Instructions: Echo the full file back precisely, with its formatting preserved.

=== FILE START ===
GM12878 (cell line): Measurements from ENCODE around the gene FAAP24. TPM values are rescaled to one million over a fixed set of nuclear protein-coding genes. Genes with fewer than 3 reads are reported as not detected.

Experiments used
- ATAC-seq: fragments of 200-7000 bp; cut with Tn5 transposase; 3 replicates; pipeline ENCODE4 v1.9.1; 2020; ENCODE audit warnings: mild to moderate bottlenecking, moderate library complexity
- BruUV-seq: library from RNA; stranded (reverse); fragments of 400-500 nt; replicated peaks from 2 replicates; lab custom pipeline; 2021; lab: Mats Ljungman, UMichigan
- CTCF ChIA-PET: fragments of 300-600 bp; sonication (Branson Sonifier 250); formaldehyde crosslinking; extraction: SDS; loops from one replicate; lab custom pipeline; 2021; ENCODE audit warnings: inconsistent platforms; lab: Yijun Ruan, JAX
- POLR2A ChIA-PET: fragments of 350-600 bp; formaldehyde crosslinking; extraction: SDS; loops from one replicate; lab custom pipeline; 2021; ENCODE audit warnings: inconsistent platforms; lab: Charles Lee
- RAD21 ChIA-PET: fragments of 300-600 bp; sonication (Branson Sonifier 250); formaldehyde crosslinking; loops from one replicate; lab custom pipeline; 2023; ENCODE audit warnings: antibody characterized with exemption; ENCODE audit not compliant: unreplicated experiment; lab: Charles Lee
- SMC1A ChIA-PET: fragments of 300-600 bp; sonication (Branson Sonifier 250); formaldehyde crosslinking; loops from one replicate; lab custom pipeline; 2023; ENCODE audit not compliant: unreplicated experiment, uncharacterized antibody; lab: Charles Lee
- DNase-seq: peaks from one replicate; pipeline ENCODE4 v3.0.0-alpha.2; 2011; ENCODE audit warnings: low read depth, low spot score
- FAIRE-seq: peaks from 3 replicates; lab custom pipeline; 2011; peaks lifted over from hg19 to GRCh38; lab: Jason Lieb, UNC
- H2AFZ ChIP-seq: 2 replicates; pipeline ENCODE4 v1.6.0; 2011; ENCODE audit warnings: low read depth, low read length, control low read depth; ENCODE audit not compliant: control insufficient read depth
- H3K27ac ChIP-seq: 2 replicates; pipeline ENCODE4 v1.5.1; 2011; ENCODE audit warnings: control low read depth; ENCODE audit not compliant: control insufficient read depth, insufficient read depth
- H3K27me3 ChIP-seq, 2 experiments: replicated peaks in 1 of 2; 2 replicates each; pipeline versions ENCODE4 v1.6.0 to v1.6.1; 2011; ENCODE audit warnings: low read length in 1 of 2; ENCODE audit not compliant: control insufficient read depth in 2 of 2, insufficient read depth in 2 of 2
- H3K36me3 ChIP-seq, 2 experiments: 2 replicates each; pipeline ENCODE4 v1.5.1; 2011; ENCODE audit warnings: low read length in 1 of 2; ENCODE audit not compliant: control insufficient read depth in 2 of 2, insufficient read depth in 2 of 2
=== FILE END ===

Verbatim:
GM12878 (cell line): Measurements from ENCODE around the gene FAAP24. TPM values are rescaled to one million over a fixed set of nuclear protein-coding genes. Genes with fewer than 3 reads are reported as not detected.

Experiments used
- ATAC-seq: fragments of 200-7000 bp; cut with Tn5 transposase; 3 replicates; pipeline ENCODE4 v1.9.1; 2020; ENCODE audit warnings: mild to moderate bottlenecking, moderate library complexity
- BruUV-seq: library from RNA; stranded (reverse); fragments of 400-500 nt; replicated peaks from 2 replicates; lab custom pipeline; 2021; lab: Mats Ljungman, UMichigan
- CTCF ChIA-PET: fragments of 300-600 bp; sonication (Branson Sonifier 250); formaldehyde crosslinking; extraction: SDS; loops from one replicate; lab custom pipeline; 2021; ENCODE audit warnings: inconsistent platforms; lab: Yijun Ruan, JAX
- POLR2A ChIA-PET: fragments of 350-600 bp; formaldehyde crosslinking; extraction: SDS; loops from one replicate; lab custom pipeline; 2021; ENCODE audit warnings: inconsistent platforms; lab: Charles Lee
- RAD21 ChIA-PET: fragments of 300-600 bp; sonication (Branson Sonifier 250); formaldehyde crosslinking; loops from one replicate; lab custom pipeline; 2023; ENCODE audit warnings: antibody characterized with exemption; ENCODE audit not compliant: unreplicated experiment; lab: Charles Lee
- SMC1A ChIA-PET: fragments of 300-600 bp; sonication (Branson Sonifier 250); formaldehyde crosslinking; loops from one replicate; lab custom pipeline; 2023; ENCODE audit not compliant: unreplicated experiment, uncharacterized antibody; lab: Charles Lee
- DNase-seq: peaks from one replicate; pipeline ENCODE4 v3.0.0-alpha.2; 2011; ENCODE audit warnings: low read depth, low spot score
- FAIRE-seq: peaks from 3 replicates; lab custom pipeline; 2011; peaks lifted over from hg19 to GRCh38; lab: Jason Lieb, UNC
- H2AFZ ChIP-seq: 2 replicates; pipeline ENCODE4 v1.6.0; 2011; ENCODE audit warnings: low read depth, low read length, control low read depth; ENCODE audit not compliant: control insufficient read depth
- H3K27ac ChIP-seq: 2 replicates; pipeline ENCODE4 v1.5.1; 2011; ENCODE audit warnings: control low read depth; ENCODE audit not compliant: control insufficient read depth, insufficient read depth
- H3K27me3 ChIP-seq, 2 experiments: replicated peaks in 1 of 2; 2 replicates each; pipeline versions ENCODE4 v1.6.0 to v1.6.1; 2011; ENCODE audit warnings: low read length in 1 of 2; ENCODE audit not compliant: control insufficient read depth in 2 of 2, insufficient read depth in 2 of 2
- H3K36me3 ChIP-seq, 2 experiments: 2 replicates each; pipeline ENCODE4 v1.5.1; 2011; ENCODE audit warnings: low read length in 1 of 2; ENCODE audit not compliant: control insufficient read depth in 2 of 2, insufficient read depth in 2 of 2